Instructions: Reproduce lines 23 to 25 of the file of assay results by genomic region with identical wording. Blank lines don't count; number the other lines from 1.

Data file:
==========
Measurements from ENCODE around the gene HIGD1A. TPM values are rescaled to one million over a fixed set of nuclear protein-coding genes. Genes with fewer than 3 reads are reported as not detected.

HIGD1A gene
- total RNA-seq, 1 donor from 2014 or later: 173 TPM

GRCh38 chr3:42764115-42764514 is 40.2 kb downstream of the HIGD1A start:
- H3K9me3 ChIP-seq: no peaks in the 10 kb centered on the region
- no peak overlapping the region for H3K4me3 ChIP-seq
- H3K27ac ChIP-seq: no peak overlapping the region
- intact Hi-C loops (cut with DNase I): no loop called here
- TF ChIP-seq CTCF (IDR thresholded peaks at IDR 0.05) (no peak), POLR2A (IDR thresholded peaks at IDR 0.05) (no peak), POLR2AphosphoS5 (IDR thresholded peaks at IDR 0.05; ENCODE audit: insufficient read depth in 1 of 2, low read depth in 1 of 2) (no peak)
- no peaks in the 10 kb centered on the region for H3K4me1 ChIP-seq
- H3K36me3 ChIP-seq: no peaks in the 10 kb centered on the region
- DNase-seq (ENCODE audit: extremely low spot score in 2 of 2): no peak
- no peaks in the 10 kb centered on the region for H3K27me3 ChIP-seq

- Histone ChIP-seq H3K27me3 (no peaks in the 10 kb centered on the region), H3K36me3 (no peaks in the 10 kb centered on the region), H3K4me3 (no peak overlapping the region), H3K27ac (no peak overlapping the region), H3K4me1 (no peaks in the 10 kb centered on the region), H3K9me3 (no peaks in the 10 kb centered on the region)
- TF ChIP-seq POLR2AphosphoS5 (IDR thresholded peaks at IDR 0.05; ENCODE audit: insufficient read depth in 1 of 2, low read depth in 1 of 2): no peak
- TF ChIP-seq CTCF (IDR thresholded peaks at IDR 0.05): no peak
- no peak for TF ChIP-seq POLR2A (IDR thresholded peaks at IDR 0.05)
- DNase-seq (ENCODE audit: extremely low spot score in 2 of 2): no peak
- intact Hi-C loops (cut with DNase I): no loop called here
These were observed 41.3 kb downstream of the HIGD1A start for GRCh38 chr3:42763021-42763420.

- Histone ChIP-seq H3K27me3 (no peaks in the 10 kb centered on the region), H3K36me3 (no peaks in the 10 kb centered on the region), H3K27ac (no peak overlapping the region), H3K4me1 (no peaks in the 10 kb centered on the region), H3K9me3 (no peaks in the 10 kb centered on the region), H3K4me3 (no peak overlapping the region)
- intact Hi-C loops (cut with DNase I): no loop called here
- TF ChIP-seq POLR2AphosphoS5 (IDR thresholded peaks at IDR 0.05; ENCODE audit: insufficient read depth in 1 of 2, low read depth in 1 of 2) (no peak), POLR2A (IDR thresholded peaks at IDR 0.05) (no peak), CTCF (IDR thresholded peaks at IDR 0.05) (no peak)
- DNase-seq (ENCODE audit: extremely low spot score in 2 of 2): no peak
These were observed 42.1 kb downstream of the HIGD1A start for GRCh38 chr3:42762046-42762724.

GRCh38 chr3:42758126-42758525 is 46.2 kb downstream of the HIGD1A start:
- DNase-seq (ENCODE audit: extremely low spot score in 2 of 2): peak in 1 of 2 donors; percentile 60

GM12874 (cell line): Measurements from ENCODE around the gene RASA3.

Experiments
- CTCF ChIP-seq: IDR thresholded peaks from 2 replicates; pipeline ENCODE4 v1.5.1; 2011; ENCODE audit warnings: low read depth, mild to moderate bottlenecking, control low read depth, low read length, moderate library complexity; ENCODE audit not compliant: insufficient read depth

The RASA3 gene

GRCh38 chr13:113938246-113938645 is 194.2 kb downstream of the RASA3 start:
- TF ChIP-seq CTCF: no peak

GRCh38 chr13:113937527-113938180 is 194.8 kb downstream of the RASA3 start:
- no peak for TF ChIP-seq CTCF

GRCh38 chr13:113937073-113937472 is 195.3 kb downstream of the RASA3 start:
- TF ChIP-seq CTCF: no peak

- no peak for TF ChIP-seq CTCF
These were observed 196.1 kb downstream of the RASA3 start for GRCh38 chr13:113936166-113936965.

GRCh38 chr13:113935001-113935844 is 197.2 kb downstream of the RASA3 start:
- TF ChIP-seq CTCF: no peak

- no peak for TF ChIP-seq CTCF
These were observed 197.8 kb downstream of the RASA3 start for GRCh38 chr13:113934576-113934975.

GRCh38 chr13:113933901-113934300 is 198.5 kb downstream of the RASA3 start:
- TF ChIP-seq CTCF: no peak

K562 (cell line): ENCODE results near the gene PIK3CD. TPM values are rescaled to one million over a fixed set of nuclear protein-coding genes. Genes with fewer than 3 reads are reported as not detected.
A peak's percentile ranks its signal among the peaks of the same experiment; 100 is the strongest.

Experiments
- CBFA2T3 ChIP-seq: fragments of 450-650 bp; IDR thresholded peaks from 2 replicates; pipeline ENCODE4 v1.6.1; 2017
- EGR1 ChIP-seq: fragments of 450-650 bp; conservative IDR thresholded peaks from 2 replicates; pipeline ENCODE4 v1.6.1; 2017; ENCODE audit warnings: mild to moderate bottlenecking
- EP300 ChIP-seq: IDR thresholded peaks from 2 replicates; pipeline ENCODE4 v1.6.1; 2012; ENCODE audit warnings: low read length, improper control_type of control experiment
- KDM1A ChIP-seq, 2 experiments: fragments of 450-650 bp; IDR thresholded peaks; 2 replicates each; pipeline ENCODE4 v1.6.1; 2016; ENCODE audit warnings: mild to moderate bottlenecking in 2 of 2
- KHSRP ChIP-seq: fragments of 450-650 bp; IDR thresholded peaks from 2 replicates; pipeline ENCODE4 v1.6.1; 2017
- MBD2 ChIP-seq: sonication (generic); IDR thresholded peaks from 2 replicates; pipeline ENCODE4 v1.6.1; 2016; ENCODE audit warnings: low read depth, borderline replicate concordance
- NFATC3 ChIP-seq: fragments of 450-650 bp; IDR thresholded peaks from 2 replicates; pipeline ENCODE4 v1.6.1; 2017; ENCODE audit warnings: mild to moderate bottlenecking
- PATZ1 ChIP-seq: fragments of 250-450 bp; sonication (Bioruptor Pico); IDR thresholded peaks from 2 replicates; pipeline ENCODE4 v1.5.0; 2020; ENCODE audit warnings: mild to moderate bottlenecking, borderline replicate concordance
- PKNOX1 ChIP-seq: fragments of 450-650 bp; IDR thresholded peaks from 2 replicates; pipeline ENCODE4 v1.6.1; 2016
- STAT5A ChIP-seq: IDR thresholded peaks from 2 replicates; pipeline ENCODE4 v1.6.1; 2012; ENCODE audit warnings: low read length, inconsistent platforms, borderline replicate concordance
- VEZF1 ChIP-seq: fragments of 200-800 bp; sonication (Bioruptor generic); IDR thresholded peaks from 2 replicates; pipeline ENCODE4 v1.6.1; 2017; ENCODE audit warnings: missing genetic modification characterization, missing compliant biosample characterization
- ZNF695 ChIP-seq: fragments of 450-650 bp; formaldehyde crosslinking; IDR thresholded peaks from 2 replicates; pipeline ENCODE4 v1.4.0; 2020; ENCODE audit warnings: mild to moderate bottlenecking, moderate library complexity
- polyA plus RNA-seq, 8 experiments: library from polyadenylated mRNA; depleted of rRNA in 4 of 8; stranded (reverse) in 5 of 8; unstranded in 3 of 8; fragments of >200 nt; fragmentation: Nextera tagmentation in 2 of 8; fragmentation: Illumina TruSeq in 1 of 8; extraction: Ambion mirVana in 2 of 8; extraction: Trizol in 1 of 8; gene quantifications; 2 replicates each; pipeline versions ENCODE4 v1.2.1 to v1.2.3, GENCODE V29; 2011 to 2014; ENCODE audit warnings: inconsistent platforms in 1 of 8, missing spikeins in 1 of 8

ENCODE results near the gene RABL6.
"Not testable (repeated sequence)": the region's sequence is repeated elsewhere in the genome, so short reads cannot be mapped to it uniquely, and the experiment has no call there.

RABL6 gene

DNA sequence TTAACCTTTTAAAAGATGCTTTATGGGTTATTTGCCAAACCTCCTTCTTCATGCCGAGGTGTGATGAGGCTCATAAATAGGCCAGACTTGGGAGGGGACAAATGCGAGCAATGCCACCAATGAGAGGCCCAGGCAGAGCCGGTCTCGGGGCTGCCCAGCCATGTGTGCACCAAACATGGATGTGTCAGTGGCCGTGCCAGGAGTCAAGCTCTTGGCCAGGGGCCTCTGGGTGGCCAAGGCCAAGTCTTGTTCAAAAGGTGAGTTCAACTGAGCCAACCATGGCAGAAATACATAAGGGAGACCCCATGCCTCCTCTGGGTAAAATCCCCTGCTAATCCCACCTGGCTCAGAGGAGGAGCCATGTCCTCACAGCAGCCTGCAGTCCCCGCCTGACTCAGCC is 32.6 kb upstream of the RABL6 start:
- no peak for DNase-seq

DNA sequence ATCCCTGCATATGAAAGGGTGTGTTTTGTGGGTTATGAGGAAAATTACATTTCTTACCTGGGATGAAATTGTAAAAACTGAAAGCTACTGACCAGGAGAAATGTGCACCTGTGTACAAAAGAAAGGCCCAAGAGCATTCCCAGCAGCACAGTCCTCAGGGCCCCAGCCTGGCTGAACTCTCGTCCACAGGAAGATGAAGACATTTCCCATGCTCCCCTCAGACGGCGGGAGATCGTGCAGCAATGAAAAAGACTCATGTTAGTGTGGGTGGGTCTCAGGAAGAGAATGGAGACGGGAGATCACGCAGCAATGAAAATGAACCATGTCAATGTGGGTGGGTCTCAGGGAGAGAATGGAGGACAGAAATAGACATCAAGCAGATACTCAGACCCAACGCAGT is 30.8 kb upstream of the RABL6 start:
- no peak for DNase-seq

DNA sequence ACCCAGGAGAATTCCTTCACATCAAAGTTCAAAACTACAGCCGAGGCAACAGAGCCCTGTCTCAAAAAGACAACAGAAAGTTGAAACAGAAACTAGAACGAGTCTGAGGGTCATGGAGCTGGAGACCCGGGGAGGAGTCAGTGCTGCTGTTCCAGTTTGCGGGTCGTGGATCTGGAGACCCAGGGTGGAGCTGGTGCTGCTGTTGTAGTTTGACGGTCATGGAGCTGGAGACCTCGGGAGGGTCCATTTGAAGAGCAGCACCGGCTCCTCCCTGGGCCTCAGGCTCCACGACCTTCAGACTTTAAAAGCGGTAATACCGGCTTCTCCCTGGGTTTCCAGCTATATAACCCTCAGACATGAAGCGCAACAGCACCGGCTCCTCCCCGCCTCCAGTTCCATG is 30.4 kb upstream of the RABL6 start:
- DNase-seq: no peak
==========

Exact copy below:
- TF ChIP-seq POLR2AphosphoS5 (IDR thresholded peaks at IDR 0.05; ENCODE audit: insufficient read depth in 1 of 2, low read depth in 1 of 2) (no peak), POLR2A (IDR thresholded peaks at IDR 0.05) (no peak), CTCF (IDR thresholded peaks at IDR 0.05) (no peak)
- DNase-seq (ENCODE audit: extremely low spot score in 2 of 2): no peak
These were observed 42.1 kb downstream of the HIGD1A start for GRCh38 chr3:42762046-42762724.